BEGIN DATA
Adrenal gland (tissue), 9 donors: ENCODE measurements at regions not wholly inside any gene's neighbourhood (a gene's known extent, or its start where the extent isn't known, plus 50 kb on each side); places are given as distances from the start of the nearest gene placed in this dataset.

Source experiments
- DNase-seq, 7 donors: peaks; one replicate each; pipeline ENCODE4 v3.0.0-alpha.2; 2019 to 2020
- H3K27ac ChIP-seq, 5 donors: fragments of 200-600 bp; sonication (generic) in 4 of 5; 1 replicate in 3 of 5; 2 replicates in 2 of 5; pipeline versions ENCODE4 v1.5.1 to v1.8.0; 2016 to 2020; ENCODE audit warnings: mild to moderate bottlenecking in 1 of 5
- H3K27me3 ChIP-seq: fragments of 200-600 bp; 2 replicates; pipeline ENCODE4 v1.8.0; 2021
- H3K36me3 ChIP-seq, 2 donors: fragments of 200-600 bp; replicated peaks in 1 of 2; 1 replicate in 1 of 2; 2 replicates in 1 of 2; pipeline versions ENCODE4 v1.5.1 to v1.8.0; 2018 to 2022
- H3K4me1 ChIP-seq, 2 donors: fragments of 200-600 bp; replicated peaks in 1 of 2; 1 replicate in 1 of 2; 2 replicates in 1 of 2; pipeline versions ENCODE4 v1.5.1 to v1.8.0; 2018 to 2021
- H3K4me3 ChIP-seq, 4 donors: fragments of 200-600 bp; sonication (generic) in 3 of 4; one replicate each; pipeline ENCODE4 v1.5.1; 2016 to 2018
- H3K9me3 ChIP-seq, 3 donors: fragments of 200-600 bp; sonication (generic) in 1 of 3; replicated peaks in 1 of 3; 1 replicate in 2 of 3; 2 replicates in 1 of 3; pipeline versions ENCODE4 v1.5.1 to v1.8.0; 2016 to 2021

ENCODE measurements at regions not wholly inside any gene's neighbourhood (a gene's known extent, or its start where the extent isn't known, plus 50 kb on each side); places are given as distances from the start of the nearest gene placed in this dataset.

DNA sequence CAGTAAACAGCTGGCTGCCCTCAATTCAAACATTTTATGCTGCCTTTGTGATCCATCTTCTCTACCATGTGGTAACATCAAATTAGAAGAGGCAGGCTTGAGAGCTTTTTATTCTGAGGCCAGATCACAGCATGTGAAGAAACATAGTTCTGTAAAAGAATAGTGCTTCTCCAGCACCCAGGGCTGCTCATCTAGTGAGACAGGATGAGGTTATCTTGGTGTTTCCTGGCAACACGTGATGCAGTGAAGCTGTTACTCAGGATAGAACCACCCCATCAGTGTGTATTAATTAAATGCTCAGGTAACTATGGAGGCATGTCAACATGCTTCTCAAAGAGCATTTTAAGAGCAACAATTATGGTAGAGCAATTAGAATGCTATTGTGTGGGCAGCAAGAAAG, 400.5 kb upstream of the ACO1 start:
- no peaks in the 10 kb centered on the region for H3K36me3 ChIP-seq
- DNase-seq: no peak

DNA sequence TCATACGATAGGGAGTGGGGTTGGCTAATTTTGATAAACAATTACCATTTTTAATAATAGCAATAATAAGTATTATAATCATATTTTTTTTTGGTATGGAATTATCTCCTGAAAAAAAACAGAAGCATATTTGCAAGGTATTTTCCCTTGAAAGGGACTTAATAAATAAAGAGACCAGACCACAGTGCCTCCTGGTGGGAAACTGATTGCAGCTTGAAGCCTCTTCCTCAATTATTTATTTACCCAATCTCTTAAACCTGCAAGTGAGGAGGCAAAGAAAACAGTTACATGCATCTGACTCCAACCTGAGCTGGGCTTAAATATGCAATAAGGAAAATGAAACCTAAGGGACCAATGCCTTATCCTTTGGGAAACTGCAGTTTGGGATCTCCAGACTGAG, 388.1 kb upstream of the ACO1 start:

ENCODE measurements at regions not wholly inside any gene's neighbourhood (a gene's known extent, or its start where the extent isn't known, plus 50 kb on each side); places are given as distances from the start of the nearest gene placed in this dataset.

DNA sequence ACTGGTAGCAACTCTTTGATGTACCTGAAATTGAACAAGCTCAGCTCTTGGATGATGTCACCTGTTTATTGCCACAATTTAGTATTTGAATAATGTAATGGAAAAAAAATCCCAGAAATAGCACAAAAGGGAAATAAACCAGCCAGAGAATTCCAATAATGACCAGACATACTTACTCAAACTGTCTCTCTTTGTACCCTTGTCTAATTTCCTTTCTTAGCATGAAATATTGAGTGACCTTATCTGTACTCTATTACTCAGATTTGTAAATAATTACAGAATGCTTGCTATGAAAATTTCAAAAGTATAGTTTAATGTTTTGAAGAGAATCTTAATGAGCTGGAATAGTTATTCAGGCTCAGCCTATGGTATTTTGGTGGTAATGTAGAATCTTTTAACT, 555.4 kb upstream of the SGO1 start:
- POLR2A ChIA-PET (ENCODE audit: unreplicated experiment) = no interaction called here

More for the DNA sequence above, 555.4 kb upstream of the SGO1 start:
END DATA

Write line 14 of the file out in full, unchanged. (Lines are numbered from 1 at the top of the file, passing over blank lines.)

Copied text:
DNA sequence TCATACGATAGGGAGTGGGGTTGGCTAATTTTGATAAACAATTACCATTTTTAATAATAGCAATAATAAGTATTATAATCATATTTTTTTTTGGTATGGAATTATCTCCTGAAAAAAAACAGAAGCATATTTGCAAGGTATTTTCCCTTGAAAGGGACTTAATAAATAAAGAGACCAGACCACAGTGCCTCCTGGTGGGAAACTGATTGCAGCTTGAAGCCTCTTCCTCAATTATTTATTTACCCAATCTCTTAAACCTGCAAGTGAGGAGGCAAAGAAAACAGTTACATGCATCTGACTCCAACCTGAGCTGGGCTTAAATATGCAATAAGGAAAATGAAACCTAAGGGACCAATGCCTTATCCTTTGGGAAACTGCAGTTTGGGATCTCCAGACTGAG, 388.1 kb upstream of the ACO1 start: